When the machining was finished, Yvonne rolled up her sleeves and went to work in her garage. She masked and painted the bare block with aerosol Mopar Performance engine enamel in Chrysler Turquoise, and carefully assembled the engine with new Mopar pistons, rings, valves, bearings and connecting rods; for stronger performance, she installed a Mopar Performance “Purple Shaft” camshaft with .280 degrees of duration and .474 of lift. “I designed the fuel system after talking with Bob Mazzolini, owner of Mazzolihi Racing of Riverside, California–he’s a Mopar engine builder and race car owner,” Yvonne says. “He and his assistant, Jason Mayo, helped me decide how to fit the lines, what brackets to use, and to install a fuel pressure gauge. I originally wanted to use a four-barrel Holley, but Bob said a Carter AFB would be easier to keep in tune, so I chose a Competition Series 625cfm.” She also designed her Road Runner’s exhaust system, which was built by the LNL Transmission Shop in Indio, and consists of Jet-Hot-coated Hedman Headers that flow into three-inch pipes with side-exit dump tubes and rear-exit two-chamber Fl owmaster mufflers. The four-wheel drum brakes also required attention, so she cleaned the drums with the wire wheels on her bench-mounted grinder, installed new shoes and wheel cylinders, and packed in new wheel bearings. She chose to leave the stock front and rear suspensions and factory “open” 3.23-rear axle alone.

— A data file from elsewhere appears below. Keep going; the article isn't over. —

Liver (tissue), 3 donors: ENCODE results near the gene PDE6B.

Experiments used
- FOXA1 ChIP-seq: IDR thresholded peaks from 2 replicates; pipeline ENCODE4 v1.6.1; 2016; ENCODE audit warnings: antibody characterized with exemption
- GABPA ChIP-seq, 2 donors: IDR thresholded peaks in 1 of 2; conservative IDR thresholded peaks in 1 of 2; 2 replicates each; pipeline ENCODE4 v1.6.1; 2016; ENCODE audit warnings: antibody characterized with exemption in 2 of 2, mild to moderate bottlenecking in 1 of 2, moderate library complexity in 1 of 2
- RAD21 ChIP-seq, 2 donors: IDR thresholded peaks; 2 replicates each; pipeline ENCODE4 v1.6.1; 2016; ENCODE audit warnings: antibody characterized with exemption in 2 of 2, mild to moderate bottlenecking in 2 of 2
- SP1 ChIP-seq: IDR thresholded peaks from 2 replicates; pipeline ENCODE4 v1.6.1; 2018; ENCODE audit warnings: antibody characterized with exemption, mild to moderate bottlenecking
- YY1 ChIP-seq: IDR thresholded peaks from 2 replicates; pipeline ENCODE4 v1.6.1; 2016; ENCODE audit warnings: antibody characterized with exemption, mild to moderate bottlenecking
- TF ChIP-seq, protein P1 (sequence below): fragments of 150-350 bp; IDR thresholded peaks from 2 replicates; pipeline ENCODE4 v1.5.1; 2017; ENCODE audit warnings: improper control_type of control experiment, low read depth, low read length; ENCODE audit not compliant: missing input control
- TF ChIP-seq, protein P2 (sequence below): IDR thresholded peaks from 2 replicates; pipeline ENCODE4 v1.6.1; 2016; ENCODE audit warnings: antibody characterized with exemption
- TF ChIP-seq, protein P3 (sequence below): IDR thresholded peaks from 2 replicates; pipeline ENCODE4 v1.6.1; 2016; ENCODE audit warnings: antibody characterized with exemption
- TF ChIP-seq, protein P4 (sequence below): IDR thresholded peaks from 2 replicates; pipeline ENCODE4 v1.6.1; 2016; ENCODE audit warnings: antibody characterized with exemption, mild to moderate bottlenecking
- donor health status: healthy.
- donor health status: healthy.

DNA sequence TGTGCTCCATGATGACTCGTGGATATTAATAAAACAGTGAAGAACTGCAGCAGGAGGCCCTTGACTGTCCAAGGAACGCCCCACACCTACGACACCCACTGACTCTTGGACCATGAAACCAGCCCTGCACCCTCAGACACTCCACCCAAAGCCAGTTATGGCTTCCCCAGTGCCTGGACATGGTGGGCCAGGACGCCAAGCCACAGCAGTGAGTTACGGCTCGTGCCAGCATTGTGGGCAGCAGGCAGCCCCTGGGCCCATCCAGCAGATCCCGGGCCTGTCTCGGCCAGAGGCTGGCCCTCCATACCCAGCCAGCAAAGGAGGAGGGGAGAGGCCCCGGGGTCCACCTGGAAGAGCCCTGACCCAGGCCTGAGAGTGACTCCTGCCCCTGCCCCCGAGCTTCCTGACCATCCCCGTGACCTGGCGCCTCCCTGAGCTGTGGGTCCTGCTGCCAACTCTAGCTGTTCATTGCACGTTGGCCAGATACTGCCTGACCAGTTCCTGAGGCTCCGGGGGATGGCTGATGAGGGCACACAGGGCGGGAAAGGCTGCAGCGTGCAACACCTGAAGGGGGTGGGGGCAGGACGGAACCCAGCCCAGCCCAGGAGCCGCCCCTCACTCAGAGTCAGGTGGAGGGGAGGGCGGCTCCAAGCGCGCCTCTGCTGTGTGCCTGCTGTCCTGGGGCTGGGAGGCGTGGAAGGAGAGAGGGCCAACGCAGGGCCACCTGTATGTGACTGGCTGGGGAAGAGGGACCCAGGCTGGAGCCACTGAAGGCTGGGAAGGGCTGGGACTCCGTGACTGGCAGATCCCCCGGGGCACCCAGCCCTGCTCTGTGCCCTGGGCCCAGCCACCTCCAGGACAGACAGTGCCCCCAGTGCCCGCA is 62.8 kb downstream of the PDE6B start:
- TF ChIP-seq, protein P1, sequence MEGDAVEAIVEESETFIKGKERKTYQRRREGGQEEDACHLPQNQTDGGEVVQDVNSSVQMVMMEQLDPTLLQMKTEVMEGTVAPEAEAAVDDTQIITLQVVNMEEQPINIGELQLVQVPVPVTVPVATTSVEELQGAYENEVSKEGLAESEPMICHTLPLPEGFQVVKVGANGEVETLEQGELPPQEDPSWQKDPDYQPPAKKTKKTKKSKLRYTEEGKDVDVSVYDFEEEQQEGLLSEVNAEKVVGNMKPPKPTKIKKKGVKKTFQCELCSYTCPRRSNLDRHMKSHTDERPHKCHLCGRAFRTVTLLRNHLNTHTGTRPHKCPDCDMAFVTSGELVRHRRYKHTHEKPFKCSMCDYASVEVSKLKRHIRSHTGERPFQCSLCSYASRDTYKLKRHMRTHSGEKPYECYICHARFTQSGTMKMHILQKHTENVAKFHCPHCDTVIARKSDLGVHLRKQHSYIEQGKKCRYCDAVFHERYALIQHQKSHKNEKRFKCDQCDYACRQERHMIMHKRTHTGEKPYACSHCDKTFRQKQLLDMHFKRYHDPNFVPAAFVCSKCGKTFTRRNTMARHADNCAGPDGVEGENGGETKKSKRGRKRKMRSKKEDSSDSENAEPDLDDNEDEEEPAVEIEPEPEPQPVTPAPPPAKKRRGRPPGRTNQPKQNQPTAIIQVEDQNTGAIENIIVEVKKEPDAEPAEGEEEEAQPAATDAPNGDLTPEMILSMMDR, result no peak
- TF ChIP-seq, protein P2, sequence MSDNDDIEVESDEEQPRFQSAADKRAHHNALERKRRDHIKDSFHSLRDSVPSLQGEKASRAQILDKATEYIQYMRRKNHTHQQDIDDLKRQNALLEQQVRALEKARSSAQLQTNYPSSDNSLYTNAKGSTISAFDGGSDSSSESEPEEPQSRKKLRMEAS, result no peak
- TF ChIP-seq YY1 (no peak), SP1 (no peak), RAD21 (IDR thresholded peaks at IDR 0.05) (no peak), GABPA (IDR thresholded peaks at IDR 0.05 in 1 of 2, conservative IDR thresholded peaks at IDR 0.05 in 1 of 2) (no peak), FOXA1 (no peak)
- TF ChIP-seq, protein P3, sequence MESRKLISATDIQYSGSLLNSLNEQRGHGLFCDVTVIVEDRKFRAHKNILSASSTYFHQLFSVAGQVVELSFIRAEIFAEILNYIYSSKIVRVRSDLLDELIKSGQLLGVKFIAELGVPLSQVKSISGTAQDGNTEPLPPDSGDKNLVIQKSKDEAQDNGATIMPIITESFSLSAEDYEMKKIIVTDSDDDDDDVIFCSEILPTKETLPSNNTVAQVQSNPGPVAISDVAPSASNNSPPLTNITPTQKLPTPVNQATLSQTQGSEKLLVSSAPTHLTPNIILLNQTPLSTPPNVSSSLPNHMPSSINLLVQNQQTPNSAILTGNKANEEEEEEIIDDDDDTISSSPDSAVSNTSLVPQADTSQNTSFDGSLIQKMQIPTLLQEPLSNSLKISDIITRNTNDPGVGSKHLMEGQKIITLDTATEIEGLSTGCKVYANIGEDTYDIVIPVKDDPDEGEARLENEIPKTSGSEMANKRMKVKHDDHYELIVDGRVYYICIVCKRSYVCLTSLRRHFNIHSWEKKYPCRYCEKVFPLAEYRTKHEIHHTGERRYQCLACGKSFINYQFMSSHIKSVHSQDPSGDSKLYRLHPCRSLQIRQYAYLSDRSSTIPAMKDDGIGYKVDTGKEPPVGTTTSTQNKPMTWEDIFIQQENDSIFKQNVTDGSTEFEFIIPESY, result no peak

Before Yvonne installed the engine and exhaust system, she had to cover the sheetmetal she’d blasted clean. Julian Apostoloff, an automotive paint technician from Cathedral City, came to her house to prime and spray the engine bay with a PPG Deltron DBI interior basecoat paint in “factory pack black.” Yvonne tackled the undercarriage herself with aerosol Kry Ion Tough Rust Primer, topping it with Krylon semi-gloss black paint. She removed the original gas tank and had it cleaned and re-sealed by Jim’s Desert Radiator & Air Conditioning Service in Indlo, the shop that had also refurbished the Road Runner’s radiator; when the tank was finished, she re-fitted it with a new top pad. Prior to the engine being installed, Yvonne ran a new wiring loom that she’d sourced from Year One. “I had the wiring diagrams photocopied and laminated, which made them easier to handle than the bulky manual, and protected them from getting greasy,” she explains. Because her Road Runner arrived with its engine bay nearly bare, she had been attending car shows with her camera in hopes of documenting how 1968-1969 Road Runner engine bays should look. With the engine compartment painted, wired and ready to go, Yvonne, Bob, and two helpers carefully guided the header-equipped engine and transmission into the car, lowering it with a cherry picker. When it was bolted in, she added the 383 pie-pan air cleaner, a chrome alternator, an MSD electronic ignition module, Blaster 2 coil and a lightweight Optima Red Top battery.